Try again. Fail again. Better again. Or better worse. Fail worse again. Still worse again. Till sick for good. Throw up for good.
– Samuel Beckett, Worstward Ho (1983)
When I quote this passage from Worstward Ho, the somewhat obscure yet recently rejuvenated Samuel Beckett novella, the meaning of the famous lines in the preceding paragraph, those on the forearm of Stan Wawrinka and on the lips of Richard Branson, Elon Musk and other entrepreneurs, change entirely.
Ever tried. Ever failed. No matter. Try again. Fail again. Fail better.
Beckett was not promising a modern Valhalla through x quick changes to everyday life; for him there was no Valhalla, no simple fixes or quick changes or solutions, but only masks on the essence of the human condition. How this message ever ended up the stuff of motivational posters could be considered an abomination of Beckett, but Beckett probably would have found the wanton misinterpretation ironic, amusing and evidence of the failure of the human condition to adequately express itself in form.
What Beckett holds is cultural authority; his name is recognizable regardless of any context of his work or contribution to society or culture. The same is true for Sebastian Thrun, the pater familius of CS 271, the 2011 Stanford Computer Science course in which over 160,000 students registered for a free online version of the course that became the flagship for what we today call a MOOC. Continue reading
A research-based report of the results of SJSU’s Spring 2013 pilot of lower-level mathematics courses offered via Massive Open Online Course platform (though I do like the term Augmented Online Learning Environment, or AOLE) has arrived — or at least a preliminary version. Dubbed “Project Lessons Learned” by the research team, the results are pretty much in-line with anecdotal expectations as well as the buzz coming from SJSU: at-risk students w/o a strong background in higher education or the subject matter fared poorly, while students w/ a strong background in higher education and/or the subject matter did better. This is not new to those critical of MOOCs as an agent of democratizing global education, and the (for lack of a better term) bellyaching that came from Udacity in regards to student population continues to ring hollow, as globally more students share characteristics with the unsuccessful demographic.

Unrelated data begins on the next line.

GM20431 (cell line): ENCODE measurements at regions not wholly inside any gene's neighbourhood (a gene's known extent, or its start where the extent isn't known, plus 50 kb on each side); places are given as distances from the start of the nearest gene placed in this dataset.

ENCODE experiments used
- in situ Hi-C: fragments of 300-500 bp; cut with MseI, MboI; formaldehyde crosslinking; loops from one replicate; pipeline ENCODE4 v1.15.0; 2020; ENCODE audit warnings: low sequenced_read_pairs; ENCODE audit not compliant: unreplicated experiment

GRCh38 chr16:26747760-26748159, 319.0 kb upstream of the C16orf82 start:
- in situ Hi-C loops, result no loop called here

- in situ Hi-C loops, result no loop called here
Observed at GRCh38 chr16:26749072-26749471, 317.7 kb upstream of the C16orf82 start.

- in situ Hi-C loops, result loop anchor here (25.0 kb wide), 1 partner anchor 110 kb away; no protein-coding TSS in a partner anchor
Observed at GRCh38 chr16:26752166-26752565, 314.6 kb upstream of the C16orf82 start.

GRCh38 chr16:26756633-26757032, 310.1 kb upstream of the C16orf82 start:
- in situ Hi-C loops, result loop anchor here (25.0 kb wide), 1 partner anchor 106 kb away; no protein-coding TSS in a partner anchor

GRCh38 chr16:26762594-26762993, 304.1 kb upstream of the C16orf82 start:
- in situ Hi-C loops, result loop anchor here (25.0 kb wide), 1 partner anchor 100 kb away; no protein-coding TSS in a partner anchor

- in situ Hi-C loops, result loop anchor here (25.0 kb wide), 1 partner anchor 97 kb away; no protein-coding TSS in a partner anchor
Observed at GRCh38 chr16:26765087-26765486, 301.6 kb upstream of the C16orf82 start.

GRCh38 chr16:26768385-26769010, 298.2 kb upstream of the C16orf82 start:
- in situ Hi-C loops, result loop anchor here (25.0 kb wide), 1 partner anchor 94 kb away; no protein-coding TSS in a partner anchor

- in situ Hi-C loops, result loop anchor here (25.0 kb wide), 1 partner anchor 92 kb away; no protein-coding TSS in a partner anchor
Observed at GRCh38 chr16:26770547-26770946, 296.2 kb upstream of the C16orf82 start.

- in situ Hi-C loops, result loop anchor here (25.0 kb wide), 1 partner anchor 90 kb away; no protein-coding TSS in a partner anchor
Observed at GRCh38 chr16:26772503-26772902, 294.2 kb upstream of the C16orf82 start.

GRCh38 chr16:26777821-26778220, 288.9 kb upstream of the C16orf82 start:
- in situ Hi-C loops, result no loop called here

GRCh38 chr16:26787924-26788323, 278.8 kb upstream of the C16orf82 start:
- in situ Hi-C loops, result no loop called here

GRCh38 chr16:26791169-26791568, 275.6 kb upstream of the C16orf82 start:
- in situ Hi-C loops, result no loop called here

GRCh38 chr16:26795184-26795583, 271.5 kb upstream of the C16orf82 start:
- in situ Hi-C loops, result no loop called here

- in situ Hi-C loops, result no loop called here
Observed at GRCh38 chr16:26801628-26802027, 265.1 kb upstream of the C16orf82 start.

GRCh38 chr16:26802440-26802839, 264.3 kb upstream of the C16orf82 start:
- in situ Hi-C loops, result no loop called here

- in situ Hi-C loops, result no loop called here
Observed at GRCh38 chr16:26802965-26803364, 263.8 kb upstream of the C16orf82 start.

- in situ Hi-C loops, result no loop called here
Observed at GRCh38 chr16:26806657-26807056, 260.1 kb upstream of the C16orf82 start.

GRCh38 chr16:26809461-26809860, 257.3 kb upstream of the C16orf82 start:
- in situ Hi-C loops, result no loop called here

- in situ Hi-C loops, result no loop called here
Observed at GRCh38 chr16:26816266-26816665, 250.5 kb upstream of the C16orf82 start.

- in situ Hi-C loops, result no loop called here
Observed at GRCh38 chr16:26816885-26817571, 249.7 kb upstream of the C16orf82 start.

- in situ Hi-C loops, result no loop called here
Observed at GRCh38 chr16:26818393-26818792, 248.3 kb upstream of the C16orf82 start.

Udacity’s response is also expected, highlighting success and mitigating struggle.
All of this comes in the shadow of Udacity’s private-private education partnership, the Open Education Alliance. How will Udacity utilize its successes and failures in developing an open education model? Also, how many more education terms can Udacity co-opt? The original MOOC definition was for a learning model rather different from today’s cultural understanding of MOOC, and Open Education/Open Access as a theory and practice (with distinct roots in the early part of the century, and a history well before that) does not, at first glance, look like Udacity’s vision.